Have you ever had a conversation that you were impatiently thinking, ‘Get straight to the point please?’ Just like no one loves to be dragged along in conversations, so readers get weary when what they read does not get to the point easily and quickly enough. Writing with clarity is a major area of concern for whatever kind of writing, be it a book, research paper, article, or letter. Writing with clarity means that your piece is not only straight to the point, but can be understood without so much struggle and re-reads. In this information age, content is constantly being churned out and compete for the readers’ eyes. Ensuring that your writing passes across the desired message with clarity remains prime.
Use Simple Grammar
In your writing, you may be tempted to use new, uncommon big words to pad up your writing. While this may not be necessarily a
detriment danger (notice this example) for clarity, overusing hard grammar will make it unbearable for your audience to read consistently. You definitely do not want to tire your readers by making them refer to a thesaurus dictionary (another example) after every single line of your writing they read. They will probably give up reading in the third attempt to find something simpler to read which they can actually understand without having to refer to a dictionary regularly. The only exception is if your writing is technical and scientific targeted to a specific audience that can actually understand the terminologies used. But for a more general audience, avoid difficult terms and keep it simple.
Avoid Fluff Words
Superfluous and repetitive words clutter writing watering down clarity. Fluff words, also known as filler words and can easily creep in into writing. Look out for pleonasms (words that add no extra meaning to a sentence), tautologies (words and ideas that just repeat meanings of another word), and eliminate unnecessary words. Filler words that are generic and broadly describe something should be avoided such as ‘a lot’, ‘stuff‘, and ‘however’. Some common redundant phrases or words used include:
- ‘In this day and age’ (Use ‘now’ or ‘currently’)
- ‘Considering the fact that’ (simply say ‘considering’. ‘The fact that’ is never necessary)
- ‘As to whether’ (instead, say ‘whether’)
- ‘During the course of’ (‘During’ is enough)
- ‘In the event that’ (use ‘if’)
- ‘First and foremost’ (use either, not both)
- ‘Each and every’ (use either, not both)
- ‘And also’ (simply say ‘and’, or ‘also’ or ‘additionally’)
- ‘Different kinds’ (if there are multiple kinds then they are different)
- ‘There is no doubt but that’ (use ‘no doubt’ or ‘doubtless’)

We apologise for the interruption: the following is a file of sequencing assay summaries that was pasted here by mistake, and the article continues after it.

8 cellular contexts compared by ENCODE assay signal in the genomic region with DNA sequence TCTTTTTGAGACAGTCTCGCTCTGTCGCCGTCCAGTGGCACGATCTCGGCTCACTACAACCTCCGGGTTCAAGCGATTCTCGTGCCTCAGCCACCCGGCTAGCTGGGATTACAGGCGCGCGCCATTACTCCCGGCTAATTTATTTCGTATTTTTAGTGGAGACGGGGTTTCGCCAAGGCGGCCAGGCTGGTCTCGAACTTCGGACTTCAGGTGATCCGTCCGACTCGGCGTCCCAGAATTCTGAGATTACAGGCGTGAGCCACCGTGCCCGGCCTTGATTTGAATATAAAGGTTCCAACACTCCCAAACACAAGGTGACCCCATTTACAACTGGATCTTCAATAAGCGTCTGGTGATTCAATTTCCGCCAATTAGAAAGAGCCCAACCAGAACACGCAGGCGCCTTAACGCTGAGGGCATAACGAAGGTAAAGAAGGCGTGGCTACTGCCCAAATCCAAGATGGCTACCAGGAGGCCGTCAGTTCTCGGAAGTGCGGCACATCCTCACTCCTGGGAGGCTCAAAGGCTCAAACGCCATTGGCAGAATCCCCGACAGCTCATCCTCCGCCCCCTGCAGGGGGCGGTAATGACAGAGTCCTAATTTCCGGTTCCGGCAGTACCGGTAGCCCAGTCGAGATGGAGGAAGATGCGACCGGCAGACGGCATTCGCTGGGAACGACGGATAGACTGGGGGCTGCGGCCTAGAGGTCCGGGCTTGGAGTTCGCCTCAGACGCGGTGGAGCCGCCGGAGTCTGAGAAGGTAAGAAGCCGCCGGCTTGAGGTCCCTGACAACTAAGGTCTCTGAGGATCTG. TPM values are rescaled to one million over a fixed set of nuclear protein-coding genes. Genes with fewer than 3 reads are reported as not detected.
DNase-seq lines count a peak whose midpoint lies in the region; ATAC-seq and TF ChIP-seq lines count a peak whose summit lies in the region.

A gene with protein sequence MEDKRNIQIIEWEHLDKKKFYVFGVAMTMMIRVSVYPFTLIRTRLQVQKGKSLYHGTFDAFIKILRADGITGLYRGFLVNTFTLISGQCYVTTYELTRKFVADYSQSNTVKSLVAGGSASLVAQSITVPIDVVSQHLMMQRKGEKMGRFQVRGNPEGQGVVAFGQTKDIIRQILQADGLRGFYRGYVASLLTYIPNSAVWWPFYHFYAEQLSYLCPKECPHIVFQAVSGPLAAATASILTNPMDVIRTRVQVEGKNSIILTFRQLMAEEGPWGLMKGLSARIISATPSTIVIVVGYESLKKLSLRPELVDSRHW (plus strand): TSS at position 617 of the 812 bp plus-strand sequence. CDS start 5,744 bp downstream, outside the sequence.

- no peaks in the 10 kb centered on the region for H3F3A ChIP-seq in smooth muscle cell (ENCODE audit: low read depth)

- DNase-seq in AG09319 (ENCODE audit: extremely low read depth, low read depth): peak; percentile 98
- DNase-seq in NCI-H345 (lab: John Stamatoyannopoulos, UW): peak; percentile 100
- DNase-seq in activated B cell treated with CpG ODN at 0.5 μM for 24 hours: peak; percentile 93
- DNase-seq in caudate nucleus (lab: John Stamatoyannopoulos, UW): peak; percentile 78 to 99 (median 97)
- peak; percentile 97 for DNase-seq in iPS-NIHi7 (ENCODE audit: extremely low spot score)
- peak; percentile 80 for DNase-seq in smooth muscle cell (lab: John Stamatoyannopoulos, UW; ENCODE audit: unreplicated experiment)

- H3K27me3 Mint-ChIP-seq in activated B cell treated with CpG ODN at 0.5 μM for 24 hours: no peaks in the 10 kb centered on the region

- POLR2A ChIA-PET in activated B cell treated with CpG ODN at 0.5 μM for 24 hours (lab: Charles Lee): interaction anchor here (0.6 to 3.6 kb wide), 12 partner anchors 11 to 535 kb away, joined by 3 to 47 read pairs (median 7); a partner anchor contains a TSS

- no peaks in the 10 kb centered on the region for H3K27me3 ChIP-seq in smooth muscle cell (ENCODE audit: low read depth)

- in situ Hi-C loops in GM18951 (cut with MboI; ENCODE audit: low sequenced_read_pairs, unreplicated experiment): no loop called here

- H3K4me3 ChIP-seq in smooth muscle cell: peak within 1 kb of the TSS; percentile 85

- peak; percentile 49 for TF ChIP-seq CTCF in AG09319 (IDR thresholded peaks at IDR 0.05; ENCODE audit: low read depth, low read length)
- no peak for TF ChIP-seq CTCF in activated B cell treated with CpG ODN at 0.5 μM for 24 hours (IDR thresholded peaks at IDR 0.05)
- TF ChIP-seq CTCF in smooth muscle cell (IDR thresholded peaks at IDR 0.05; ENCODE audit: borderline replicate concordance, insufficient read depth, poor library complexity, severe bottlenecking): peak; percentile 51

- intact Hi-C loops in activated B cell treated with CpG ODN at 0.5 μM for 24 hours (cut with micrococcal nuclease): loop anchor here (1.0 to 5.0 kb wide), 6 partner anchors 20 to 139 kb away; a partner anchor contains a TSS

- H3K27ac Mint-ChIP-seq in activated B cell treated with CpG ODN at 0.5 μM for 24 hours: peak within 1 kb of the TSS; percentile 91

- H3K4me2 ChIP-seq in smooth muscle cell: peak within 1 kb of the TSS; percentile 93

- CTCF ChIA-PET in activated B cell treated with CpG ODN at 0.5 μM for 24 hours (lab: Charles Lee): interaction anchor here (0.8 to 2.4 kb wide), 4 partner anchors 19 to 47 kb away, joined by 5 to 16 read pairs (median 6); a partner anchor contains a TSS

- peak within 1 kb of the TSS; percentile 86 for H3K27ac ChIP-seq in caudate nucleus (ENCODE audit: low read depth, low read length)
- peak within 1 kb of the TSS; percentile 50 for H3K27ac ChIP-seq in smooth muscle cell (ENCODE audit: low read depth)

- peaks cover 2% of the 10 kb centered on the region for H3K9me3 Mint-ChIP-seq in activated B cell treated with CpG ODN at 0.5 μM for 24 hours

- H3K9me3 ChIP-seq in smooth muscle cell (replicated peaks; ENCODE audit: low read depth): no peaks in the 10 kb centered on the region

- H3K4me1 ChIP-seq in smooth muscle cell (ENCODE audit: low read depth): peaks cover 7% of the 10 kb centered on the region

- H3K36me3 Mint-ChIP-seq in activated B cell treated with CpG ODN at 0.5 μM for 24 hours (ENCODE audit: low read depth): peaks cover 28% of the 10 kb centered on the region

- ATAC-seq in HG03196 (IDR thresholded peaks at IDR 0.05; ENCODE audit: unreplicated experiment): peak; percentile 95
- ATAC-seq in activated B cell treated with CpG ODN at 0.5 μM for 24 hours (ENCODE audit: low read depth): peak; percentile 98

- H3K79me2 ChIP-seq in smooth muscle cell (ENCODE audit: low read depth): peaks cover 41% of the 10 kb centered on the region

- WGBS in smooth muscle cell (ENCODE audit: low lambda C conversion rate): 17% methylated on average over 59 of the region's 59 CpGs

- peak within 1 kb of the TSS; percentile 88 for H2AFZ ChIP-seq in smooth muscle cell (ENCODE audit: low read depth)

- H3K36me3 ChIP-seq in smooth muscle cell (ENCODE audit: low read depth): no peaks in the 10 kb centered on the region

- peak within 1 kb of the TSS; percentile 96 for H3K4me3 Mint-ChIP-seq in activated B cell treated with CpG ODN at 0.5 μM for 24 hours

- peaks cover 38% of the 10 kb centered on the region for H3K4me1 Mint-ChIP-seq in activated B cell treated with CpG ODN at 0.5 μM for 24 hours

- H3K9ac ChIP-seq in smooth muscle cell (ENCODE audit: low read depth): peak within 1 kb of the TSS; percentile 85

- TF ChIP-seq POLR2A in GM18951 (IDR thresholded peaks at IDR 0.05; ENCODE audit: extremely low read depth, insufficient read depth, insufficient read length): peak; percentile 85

- ‘Used for cooking purposes’ (instead say ‘used for cooking’)
- ‘In a neat manner’ (use ‘neatly’)
- ‘The reason as to why’ (replace with ‘because’)
- ‘Throughout history/sources say’ (be specific with timelines and state exact sources)
Use Active Voice
A sentence in its simple format entails a subject, verb, and object. Active voice usually follows the basic structure whereby the subjects acts upon the verb. Passive voice on the other hand is the subject acted upon by the verb. Active voice has a more direct and clear tone compared to passive voice. For instance, ‘The dog ate the bone’ sounds better compared to ‘The bone was eaten by the dog’. Active voice also passes across a message more precisely, thus improving clarity. While constructing sentences, it is important to take note of whether you are using active. This does not completely discount the use of passive voice which is used in formal, scientific, and legal discussions that may not have a definitive subject- one who is performing the action.
While composing sentences, also be on the lookout for weak adjectives and adverbs that fail to describe the exact meaning. Adjectives describe a noun and using them correctly improves clarity. Use ‘delighted’ vs ‘happy’, ‘stunning’ vs ‘pretty’, ‘clever’ vs ‘brilliant’, and so forth. From the examples, strong adjectives are precise and so improve overall clarity.
Adverbs on the other hand describe verbs. The right adverb is impactful, heightening the moment rather than making obvious the point. Using weak adverbs add no value to your writing and further harms clarity. Avoid using weak adverbs like; “very” or “really”. Instead of saying, ‘He ran very quickly’ to describe speed, use instead, ‘He sprinted’. A huge difference can be noted just by eradicating use of weak adverbs.
The Bottom Line . . .
Reread your work to make the text in each paragraph clearer, cleaner, and progressive. This usually means cutting down a sentence, eliminating words, or replacing phrases. Considering that we tend to be biased when it comes to editing our work, we may find it hard to let go of some words or overlook mistakes. Solution: Submit your writing today for editing!